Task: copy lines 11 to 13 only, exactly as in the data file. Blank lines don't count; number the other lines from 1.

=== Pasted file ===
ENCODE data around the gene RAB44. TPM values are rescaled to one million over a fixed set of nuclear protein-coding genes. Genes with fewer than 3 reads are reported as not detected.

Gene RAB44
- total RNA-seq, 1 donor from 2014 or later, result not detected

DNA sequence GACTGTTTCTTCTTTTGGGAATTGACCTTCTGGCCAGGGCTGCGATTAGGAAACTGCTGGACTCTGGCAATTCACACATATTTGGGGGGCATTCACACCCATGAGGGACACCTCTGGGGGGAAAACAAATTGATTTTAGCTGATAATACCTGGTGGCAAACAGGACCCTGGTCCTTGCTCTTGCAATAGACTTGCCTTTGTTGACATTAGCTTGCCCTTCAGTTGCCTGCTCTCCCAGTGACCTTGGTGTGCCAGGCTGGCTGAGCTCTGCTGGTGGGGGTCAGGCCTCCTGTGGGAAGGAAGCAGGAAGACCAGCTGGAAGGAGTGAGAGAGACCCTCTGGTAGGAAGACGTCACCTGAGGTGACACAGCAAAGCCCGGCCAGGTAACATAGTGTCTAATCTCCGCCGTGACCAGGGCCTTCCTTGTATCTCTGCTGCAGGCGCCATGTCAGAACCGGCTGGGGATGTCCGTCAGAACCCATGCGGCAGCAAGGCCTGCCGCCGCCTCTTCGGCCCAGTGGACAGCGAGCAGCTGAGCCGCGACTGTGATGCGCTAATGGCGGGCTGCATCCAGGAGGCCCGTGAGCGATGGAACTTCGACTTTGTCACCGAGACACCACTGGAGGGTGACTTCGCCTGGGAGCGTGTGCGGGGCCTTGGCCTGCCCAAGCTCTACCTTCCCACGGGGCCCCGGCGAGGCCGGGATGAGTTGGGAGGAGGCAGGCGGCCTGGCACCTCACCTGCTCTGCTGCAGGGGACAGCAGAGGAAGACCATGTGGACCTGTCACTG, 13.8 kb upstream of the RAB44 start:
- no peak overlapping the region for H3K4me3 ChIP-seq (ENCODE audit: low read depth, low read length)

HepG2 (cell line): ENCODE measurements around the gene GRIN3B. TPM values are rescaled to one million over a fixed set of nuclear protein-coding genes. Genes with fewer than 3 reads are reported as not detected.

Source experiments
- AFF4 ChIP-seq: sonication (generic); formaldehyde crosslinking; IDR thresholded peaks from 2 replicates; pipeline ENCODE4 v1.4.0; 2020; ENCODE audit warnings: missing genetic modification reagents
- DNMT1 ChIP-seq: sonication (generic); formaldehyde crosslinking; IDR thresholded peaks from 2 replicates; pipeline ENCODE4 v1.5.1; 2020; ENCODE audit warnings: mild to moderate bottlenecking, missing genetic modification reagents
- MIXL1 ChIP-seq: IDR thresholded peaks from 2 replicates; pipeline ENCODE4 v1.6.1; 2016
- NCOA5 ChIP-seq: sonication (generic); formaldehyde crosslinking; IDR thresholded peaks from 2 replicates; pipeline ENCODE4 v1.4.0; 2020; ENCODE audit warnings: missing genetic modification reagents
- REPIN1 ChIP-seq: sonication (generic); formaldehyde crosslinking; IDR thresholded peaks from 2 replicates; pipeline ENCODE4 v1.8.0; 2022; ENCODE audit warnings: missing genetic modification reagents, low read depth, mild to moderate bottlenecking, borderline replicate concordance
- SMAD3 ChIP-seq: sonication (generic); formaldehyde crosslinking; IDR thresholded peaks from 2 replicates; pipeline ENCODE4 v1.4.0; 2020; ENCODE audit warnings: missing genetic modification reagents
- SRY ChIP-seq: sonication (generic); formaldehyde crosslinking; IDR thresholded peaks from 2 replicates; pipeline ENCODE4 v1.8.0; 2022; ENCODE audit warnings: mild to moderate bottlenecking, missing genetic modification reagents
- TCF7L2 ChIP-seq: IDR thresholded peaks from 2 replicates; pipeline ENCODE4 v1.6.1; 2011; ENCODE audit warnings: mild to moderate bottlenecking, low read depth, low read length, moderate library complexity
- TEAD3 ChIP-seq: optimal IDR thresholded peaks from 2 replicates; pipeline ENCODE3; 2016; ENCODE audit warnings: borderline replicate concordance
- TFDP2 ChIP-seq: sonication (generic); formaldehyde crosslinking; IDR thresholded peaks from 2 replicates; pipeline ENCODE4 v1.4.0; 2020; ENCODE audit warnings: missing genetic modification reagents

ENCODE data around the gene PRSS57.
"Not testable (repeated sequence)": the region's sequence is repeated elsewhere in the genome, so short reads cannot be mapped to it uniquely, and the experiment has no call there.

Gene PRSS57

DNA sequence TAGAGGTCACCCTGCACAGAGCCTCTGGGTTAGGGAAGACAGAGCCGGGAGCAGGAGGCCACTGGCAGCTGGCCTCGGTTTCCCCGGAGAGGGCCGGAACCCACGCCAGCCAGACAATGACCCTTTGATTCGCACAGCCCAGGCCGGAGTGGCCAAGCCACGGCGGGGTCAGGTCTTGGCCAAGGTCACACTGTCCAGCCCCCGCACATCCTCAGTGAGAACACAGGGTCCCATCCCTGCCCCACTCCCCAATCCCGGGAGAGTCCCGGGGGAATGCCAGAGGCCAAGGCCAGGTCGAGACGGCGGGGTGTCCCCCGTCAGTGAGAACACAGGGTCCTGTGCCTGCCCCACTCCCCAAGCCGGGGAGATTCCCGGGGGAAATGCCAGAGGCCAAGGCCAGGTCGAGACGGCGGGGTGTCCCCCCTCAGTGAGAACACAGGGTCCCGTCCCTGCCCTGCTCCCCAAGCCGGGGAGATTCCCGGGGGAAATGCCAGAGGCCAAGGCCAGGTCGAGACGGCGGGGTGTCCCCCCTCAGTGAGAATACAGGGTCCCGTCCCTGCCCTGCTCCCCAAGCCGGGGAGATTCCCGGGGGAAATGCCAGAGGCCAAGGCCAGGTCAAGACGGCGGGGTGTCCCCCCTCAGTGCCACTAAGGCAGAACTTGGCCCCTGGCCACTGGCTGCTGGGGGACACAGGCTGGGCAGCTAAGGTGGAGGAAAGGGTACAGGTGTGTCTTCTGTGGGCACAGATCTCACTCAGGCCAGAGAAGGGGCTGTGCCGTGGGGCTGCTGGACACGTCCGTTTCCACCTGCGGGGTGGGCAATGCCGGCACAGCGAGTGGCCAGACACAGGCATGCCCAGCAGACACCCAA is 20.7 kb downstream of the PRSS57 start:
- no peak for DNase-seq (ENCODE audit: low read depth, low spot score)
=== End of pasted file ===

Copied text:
- NCOA5 ChIP-seq: sonication (generic); formaldehyde crosslinking; IDR thresholded peaks from 2 replicates; pipeline ENCODE4 v1.4.0; 2020; ENCODE audit warnings: missing genetic modification reagents
- REPIN1 ChIP-seq: sonication (generic); formaldehyde crosslinking; IDR thresholded peaks from 2 replicates; pipeline ENCODE4 v1.8.0; 2022; ENCODE audit warnings: missing genetic modification reagents, low read depth, mild to moderate bottlenecking, borderline replicate concordance
- SMAD3 ChIP-seq: sonication (generic); formaldehyde crosslinking; IDR thresholded peaks from 2 replicates; pipeline ENCODE4 v1.4.0; 2020; ENCODE audit warnings: missing genetic modification reagents